Letter to the Editor: “Cured” intracranial dural arteriovenous fistulas

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TO THE EDITOR: We read with great interest the recent paper by Ambekar and colleagues1 (Ambekar S, Gaynor BG, Peterson EC, et al: Long-term angiographic results of endovascularly “cured” intracranial dural arteriovenous fistulas. J Neurosurg 124:1123–1127, April 2016). The authors report their center's experience with Onyx embolization of 26 dural arteriovenous fistulas (DAVFs) from 2006 to 2013. They define angiographic “cure” as occlusion of a fistula with the absence of early venous drainage immediately postembolization. They report exceptional short-term results as they found that all 26 lesions met their criteria for postembolization cure. The authors then determined that their overall rate of DAVF recurrence following initial complete occlusion was 14.3%, according to repeat angiography performed on 21 treated DAVFs at a mean time of 14 months postembolization.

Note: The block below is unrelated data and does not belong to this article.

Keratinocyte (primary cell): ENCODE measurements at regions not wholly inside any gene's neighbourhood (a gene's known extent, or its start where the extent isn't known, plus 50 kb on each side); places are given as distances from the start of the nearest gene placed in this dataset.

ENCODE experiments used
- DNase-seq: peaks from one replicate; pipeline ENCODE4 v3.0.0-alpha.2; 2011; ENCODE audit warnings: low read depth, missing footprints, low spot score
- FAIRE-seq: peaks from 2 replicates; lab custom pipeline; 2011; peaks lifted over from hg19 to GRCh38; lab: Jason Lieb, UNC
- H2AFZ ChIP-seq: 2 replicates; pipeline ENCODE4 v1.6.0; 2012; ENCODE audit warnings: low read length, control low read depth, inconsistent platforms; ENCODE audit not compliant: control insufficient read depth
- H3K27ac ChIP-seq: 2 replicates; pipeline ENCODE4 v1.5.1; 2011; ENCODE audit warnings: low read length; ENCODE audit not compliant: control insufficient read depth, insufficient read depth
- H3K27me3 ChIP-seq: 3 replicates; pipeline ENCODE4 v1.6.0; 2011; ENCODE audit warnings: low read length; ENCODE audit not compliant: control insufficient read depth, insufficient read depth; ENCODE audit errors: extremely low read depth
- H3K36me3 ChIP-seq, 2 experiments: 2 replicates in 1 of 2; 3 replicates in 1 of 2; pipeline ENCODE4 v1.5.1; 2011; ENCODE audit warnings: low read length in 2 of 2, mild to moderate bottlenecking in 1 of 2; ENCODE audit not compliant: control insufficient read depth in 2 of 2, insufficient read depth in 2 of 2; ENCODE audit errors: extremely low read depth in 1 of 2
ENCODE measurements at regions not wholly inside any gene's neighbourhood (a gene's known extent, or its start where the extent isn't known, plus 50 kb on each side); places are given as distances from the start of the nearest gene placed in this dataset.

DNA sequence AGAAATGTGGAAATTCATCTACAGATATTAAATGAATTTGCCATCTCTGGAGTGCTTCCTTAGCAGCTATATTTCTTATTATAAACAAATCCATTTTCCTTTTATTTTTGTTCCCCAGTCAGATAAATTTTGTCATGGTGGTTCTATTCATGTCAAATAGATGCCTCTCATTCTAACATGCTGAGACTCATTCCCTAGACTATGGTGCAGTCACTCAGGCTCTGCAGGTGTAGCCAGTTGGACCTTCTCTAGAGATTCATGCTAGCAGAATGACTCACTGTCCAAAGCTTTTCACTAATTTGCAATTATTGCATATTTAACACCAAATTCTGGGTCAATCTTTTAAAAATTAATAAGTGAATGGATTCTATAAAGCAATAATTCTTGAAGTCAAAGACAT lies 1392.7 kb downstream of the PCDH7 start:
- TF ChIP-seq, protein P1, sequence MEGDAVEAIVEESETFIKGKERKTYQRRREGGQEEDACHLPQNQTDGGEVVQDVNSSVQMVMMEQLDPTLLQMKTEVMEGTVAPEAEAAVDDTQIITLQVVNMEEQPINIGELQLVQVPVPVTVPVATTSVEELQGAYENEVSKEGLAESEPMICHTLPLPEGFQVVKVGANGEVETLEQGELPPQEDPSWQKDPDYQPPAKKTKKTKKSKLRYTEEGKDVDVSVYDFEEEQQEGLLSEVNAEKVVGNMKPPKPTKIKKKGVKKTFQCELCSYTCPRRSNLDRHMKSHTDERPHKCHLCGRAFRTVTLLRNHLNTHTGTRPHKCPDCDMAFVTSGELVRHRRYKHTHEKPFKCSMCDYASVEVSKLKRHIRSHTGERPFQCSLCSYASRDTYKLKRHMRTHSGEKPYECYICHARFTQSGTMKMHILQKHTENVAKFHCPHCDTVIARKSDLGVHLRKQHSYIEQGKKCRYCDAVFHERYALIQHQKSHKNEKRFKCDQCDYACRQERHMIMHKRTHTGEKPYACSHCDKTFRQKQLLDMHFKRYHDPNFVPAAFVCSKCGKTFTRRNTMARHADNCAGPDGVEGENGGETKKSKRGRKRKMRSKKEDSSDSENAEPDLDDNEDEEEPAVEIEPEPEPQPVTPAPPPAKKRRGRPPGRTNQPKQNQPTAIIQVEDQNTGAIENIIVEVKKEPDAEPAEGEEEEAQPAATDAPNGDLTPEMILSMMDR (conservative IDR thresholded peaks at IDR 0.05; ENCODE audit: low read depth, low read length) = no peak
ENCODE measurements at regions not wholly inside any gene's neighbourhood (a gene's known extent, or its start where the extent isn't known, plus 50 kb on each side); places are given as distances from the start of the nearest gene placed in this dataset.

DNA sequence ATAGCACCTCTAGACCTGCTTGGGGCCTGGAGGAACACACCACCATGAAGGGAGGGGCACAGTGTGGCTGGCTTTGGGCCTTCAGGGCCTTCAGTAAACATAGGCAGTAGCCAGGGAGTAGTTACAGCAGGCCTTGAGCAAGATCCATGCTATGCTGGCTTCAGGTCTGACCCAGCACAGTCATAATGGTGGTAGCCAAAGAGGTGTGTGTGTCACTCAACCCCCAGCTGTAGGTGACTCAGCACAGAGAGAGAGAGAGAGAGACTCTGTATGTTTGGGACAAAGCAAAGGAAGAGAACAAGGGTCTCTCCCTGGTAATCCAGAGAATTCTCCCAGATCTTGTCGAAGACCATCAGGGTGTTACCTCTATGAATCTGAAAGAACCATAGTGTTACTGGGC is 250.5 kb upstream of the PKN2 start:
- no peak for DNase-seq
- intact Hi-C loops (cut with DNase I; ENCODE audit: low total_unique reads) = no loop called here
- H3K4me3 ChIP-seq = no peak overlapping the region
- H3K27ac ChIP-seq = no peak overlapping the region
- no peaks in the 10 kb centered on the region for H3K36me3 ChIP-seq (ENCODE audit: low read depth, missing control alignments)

We believe that a clear distinction must be drawn between the true recurrence of a cured fistula and the reemergence of a fistula that is only partially occluded but rendered angiographically occult. This distinction is not just semantic but is critically important when comparing the efficacy and long-term durability of the different procedures available for the treatment of DAVFs. It is our opinion that the authors' method of defining “cure” overestimates the success of their initial embolization. In our practice, we do not believe that a DAVF can be deemed “cured” based on an initial postembolization angiogram. We suggest that a repeat angiogram approximately 3 months later would more likely distinguish between a true cure and an initially angiographically occult, but not completely obliterated, DAVF.